Brown-Sequard syndrome (BSS) is a rare neurological condition characterized by a lesion in the spinal cord which results in weakness or paralysis (hemiparaplegia) on one side of the body and a loss of sensation (hemianesthesia) on the opposite side.
BSS may be caused by:
In its pure form, it is rarely seen as the trauma would have to be something that damaged the nerve fibres on just one half of the spinal cord. The classic cause is a stab wound in the back. Incomplete forms are also observed.
Magnetic resonance imaging (MRI) is used to diagnose spinal cord lesions. BSS is diagnosed by finding muscle paralysis on the same side as the lesion and deficits in pain and temperature sensation on the opposite side. The loss of sensation on the opposite side of the lesion is because the nerve fibers of the spinothalamic tract (which carry information about pain and temperature) crossover once they meet the spinal cord from the peripheries.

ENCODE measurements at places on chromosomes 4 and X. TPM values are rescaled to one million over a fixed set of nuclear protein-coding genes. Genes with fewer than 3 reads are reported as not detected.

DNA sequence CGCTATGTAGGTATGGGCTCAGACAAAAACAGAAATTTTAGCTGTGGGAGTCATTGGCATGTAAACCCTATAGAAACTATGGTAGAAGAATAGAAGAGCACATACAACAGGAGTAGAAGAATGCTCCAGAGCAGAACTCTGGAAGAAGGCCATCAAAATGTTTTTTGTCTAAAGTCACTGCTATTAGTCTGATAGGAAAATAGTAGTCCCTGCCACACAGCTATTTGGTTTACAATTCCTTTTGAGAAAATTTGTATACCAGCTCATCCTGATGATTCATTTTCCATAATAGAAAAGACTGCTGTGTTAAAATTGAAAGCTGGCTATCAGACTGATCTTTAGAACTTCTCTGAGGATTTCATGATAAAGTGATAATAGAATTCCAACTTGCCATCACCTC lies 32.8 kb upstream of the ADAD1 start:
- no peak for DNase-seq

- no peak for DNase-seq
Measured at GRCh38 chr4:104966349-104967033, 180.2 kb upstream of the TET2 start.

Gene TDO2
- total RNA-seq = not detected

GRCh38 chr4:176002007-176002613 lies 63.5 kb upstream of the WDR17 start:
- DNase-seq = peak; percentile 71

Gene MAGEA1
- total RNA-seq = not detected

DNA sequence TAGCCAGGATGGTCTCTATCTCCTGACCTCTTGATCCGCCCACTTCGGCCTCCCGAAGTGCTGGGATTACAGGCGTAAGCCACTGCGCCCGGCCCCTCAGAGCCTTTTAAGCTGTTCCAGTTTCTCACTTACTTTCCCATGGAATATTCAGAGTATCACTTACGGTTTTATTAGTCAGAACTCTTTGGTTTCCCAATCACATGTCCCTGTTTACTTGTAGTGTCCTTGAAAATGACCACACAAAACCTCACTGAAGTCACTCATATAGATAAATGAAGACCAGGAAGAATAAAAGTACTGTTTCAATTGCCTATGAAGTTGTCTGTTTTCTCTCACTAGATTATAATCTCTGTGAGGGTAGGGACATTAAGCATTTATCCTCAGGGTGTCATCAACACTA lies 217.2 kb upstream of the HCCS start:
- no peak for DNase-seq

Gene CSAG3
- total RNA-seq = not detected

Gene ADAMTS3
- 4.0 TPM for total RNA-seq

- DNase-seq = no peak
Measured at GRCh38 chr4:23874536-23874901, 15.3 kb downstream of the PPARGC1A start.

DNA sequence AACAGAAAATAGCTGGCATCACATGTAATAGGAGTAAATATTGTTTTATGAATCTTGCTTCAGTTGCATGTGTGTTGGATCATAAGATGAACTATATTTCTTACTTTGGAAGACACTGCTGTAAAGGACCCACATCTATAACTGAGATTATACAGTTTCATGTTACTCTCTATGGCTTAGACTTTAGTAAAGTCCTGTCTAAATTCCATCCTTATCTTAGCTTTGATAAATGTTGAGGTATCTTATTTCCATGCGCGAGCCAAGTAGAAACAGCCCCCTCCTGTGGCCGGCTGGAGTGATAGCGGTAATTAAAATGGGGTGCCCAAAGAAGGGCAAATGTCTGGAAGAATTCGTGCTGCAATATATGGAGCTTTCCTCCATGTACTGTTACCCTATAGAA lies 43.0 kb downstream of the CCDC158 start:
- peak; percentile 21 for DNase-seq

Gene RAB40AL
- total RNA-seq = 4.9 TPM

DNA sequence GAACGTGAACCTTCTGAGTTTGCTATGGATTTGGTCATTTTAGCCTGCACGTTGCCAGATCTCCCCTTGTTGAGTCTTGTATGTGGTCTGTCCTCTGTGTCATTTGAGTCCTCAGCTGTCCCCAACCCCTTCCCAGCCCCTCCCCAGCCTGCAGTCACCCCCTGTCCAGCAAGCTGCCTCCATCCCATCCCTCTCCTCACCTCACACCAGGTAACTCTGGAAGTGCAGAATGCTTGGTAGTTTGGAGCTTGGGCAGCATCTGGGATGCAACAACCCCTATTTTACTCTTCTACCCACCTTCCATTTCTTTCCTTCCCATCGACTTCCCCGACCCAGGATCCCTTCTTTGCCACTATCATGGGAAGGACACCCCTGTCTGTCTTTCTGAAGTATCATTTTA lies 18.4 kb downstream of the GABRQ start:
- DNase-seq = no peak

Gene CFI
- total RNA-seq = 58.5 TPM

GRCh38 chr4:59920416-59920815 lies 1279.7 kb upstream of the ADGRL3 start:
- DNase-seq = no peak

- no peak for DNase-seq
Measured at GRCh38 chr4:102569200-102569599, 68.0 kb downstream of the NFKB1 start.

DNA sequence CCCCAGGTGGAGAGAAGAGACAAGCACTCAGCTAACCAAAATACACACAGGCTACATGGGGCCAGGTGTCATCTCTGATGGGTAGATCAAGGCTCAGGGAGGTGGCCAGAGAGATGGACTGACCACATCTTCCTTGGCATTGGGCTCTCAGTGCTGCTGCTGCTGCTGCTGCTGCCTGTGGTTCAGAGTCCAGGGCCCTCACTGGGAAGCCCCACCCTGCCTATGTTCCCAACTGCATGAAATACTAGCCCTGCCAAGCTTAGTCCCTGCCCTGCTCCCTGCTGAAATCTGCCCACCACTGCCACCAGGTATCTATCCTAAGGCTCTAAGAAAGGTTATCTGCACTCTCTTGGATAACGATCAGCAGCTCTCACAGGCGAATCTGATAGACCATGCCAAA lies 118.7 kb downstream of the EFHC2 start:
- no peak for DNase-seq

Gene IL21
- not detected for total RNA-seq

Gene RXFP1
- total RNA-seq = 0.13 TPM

The prognosis for individuals with BSS varies depending on the cause of the disorder. It can advance from a typical Brown-Séquard syndrome to complete paralysis. It is not always permanent, and progression or resolution depends on the severity of the original spinal cord injury.
Generally treatment for individuals with BSS focuses on the underlying cause of the disorder. Early treatment with high-dose steroids may be beneficial in many cases. Other treatment is symptomatic and supportive.